Way Out in Colorado: The Diaries of Starting a Business
"So what are you doing way out in Colorado?" - the most common question I receive from friends and family on a regular basis. I admit, if you check my Instagram, it probably looks like I'm frolicking through the mountains and having a grand ol' time. Don't get me wrong, I've had a lot of fun adventures this summer, but my day-to-day routine would probably shock most people. So, to anyone who has asked, here's what starting a business in a brand new place looks like. "Everything will take twice as long and cost twice as much," one of my Entrepreneurship professors said in college. More than anything, I find this statement to ring true, time and time again. I was officially approved to open a Pure Barre studio in Colorado Springs in early March 2014. The Franchise Agreement (making me official) was solidified at the end of the month, and the first milestone was to secure a space. Five months later - I'm almost done with step 1.
Lesson number one: Commercial real estate sucks.
Right before I was approved, I was out in Colorado Springs meeting with my realtor, who has been amazing, and he showed me a lot of different spaces to consider. Up until this point, I had never learned a thing about commercial real estate in my life. I knew about business, and I knew about Pure Barre....after the studio was up and running, that is. I knew that we had to pick a location that fit the PB brand, fed into my target demographic, was the proper square footage, was in my budget, and followed other Pure Barre specifications. We found a space on that first day in March that fit the bill, and I was eager to get moving...five months later, I'm still eager.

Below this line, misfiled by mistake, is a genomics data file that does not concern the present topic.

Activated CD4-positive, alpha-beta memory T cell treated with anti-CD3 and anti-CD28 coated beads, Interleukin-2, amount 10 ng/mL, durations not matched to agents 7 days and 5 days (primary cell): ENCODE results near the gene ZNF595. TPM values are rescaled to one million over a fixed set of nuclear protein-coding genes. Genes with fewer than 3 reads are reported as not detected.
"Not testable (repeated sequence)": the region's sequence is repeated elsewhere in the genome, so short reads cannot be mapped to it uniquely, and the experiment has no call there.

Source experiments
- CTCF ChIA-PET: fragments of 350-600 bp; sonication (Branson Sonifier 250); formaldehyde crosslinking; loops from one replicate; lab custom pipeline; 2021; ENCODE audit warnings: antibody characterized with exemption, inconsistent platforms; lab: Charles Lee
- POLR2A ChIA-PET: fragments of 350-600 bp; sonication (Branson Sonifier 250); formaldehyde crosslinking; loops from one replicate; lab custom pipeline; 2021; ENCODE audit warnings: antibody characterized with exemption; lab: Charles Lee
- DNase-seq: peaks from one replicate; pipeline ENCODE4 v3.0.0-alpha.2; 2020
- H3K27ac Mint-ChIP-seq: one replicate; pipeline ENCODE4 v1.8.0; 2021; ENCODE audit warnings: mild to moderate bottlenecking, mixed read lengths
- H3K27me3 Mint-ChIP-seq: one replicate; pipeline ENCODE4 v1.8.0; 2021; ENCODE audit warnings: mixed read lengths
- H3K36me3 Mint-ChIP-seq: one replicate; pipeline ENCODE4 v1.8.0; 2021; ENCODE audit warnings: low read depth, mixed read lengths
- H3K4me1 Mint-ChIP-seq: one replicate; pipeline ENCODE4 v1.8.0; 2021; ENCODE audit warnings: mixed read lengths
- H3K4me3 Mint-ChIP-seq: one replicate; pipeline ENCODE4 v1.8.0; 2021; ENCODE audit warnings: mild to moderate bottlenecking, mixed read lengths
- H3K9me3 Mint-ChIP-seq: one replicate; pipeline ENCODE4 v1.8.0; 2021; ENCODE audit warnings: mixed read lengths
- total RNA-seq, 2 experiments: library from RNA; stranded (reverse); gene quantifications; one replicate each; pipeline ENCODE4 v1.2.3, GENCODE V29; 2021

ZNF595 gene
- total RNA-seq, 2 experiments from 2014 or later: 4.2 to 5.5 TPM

Lesson number two: All startups are different.
I have worked with a lot of startup companies, but they were all technology based, to some degree. For some bizarre reason, I had this preconceived notion that working in the context of a franchise would be more straight forward than starting a concept of your own creation. Wrong. Wrong. Wrong. I'm not saying that one is easier or harder, but it's a completely different animal. More than anything, starting a company that requires a physical retail location that has to be built to very specific guidelines is not something my undergrad business degree taught me to orchestrate.
Why does real estate take so long, you ask? Let me explain. When you like a space, your realtor submits an LOI (letter of intent) to the owner/landlord of that space. The LOI contains initial terms that must be agreed upon. Rental price, hours of operation, the kinds of signs you can display, any months of free rent you may or may not get before you open, etc. Negotiating the LOI can take a couple of days or a couple of weeks, depending on how prompt the landlord is and how prompt you, your realtor, and your lawyer are.